So it was advisable that I not meet this old man at all. I then stated writing my report to my mother about the state of affairs in Swaziland. This I had to do for our attorney in South Africa and also as a recordial for our family.
I then drove down to the Moloi’ s residents in Manzini to pay my respects and also to check out the town for some business opportunities.In general I found the city dead and I was not experienced enough to do this task even though I was cocky enough to think that I know it all.
Night fall came and I took off to where I was to sleep for the night and I felt NOSTALGICK that my father who had died some seven years earlier was not there to see me as a young man.The last time I was in Swaziland I was with him, my mother and brother,Peter.I was six years old then.
Night time was sweet and a little hallow at the same time. I took in all the smells of lavender that only Swaziland can bring and from my open window I could see Mbabane at a distance and I got that feeling that you only feel on your first night in a foreign place, the sounds, the architechture,the foreignness .
The next morning I left the place where I was staying and went into Mbabane on my way out. I spend time in the market place which was just full of hawkers selling the same things. The was nothing special or different from them all. I went into some offices full of civil servants who always want to feel more important than the public they are supposed to serve.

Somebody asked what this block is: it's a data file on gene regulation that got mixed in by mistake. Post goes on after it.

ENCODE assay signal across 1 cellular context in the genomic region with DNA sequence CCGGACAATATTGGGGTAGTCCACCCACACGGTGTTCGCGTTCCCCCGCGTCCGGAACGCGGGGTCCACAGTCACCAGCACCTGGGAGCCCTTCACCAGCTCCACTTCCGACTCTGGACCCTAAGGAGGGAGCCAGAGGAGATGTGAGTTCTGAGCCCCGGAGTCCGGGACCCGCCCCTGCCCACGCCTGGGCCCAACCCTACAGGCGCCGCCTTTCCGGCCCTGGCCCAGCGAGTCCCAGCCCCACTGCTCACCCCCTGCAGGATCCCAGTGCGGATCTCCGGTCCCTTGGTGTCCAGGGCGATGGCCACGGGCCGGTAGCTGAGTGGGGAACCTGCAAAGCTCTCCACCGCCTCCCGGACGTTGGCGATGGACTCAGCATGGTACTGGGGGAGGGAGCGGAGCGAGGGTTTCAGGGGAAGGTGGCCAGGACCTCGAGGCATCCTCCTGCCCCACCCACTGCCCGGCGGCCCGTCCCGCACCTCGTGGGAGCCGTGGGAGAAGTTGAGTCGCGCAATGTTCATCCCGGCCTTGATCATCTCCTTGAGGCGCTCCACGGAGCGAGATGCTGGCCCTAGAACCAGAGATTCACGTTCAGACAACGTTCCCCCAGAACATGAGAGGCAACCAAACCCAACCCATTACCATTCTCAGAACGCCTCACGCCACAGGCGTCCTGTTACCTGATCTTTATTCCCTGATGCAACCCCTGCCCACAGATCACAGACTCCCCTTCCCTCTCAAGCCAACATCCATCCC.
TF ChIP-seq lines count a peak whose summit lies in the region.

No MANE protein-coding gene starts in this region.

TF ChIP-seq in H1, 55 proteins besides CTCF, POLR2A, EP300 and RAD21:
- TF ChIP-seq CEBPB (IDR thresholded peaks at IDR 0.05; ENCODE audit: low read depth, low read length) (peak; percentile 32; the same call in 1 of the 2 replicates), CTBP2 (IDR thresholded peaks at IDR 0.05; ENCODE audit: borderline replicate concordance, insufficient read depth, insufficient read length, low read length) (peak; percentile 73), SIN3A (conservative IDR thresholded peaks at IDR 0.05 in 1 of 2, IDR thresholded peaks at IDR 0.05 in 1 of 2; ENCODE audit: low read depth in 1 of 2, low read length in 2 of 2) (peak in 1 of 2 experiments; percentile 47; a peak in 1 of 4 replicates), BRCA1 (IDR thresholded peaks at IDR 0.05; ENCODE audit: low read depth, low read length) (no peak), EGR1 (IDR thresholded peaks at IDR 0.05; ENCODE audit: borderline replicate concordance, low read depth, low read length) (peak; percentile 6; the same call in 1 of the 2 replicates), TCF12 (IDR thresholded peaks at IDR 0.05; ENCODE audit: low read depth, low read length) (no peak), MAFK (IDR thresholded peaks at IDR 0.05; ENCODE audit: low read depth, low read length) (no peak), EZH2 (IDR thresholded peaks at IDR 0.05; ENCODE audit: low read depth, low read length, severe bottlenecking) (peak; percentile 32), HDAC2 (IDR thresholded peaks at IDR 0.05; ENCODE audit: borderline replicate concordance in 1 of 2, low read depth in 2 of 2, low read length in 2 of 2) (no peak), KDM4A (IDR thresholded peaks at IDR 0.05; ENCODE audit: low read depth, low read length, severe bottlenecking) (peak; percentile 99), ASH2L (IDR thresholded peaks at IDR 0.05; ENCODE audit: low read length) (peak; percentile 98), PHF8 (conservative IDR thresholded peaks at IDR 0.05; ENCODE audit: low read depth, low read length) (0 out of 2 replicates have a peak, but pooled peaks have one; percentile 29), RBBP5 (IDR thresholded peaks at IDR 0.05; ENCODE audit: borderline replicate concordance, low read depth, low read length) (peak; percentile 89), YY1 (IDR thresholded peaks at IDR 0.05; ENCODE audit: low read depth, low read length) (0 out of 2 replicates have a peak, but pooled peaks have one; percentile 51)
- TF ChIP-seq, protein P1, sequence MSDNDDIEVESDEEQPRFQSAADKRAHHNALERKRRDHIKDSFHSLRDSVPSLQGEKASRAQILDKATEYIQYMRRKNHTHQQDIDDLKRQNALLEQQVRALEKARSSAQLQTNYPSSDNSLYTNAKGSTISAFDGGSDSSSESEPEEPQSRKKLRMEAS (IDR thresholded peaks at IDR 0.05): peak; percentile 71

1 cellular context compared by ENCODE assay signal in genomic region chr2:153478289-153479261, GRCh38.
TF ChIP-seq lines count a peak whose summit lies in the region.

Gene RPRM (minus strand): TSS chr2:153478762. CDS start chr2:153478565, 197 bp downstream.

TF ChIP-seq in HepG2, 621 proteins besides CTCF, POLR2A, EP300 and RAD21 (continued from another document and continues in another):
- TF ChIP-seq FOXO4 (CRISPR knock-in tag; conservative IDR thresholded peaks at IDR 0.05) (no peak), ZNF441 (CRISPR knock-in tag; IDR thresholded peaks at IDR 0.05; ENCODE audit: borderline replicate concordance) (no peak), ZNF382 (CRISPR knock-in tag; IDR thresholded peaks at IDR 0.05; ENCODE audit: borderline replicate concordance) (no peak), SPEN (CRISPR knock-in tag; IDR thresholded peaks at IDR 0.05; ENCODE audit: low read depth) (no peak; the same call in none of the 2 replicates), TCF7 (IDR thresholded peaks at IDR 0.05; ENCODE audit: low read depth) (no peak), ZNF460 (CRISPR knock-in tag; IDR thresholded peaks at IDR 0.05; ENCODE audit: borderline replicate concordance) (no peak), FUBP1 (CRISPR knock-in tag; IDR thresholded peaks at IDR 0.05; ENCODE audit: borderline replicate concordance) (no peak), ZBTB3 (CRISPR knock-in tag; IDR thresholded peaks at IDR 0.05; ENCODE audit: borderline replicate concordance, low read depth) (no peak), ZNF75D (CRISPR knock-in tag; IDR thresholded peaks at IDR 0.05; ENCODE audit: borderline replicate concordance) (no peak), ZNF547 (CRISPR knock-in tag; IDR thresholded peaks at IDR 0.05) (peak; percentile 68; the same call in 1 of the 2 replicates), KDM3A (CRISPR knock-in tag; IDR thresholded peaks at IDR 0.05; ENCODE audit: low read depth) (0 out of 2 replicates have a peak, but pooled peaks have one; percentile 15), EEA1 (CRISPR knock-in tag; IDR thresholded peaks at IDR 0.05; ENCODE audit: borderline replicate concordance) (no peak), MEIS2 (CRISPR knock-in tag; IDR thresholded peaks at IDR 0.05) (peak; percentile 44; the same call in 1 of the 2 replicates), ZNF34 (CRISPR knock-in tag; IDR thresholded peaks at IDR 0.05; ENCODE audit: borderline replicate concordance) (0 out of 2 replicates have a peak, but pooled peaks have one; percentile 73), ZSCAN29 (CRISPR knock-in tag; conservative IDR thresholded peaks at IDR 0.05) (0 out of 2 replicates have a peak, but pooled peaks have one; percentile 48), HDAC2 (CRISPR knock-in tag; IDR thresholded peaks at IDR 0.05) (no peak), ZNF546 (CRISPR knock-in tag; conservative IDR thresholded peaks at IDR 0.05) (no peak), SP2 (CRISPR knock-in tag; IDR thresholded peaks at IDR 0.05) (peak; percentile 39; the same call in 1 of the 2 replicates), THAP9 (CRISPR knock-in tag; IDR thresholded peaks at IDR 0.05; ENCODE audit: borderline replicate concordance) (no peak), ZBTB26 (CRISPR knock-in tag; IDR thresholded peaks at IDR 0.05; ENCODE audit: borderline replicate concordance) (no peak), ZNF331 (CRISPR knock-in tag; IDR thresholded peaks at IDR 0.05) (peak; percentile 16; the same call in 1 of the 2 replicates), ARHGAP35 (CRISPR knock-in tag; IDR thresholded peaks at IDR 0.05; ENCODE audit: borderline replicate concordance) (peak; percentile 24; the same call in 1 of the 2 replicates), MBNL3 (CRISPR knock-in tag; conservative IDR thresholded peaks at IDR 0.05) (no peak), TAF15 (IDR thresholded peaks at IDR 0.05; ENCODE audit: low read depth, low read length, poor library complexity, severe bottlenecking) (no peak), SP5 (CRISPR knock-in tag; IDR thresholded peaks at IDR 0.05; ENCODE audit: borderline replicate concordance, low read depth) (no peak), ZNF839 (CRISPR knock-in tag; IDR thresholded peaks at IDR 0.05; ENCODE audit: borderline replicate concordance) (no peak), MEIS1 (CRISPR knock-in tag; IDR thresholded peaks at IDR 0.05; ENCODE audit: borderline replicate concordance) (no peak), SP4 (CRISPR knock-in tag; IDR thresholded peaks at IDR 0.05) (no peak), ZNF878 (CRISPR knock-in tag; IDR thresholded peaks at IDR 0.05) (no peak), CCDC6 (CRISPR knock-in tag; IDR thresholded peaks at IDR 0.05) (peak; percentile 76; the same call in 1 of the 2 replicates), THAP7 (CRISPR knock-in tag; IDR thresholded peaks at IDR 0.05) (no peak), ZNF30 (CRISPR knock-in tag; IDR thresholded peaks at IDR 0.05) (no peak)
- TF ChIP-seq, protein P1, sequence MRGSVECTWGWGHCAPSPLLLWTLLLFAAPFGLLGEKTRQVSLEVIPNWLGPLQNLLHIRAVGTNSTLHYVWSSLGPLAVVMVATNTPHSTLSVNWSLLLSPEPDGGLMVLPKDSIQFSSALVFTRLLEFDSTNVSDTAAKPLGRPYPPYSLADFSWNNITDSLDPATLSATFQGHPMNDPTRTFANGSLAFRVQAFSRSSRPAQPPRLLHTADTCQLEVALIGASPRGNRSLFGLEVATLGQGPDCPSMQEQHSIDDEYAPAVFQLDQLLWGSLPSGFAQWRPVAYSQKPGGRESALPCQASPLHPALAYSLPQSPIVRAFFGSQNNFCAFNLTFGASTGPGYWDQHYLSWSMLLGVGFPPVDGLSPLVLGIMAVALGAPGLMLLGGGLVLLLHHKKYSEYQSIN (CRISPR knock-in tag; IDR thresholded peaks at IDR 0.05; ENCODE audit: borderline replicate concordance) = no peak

I left Swaziland disillusioned and headed for the border. Did the rituals and crossed without fanfare into South Africa.
I then headed to the farm where I caused mischief the previous day. This time I did not stop but started hooting from a distance with my hand raised in a ‘Power’ salute. I could see the prisoners responding in the distance. I know they knew who I was and I gave them I little lift once again.
In my mind, I think that I did help at least one of them out of dispear.I felt like a small stone being thrown into a dam. The ripples of that one stone can be 20 or 50 .But whatever happens the dam has been disturbed at least for a while but sometimes these ripples last forever and never stop.
And as I hit Joburg I felt I did good and that the energy I left with the prisoners will somehow help us reclaim our country.


1 comment:

  1. This one was very sweet to write.I re-lived Swaziland and the 80's of dispear and i hope you do too.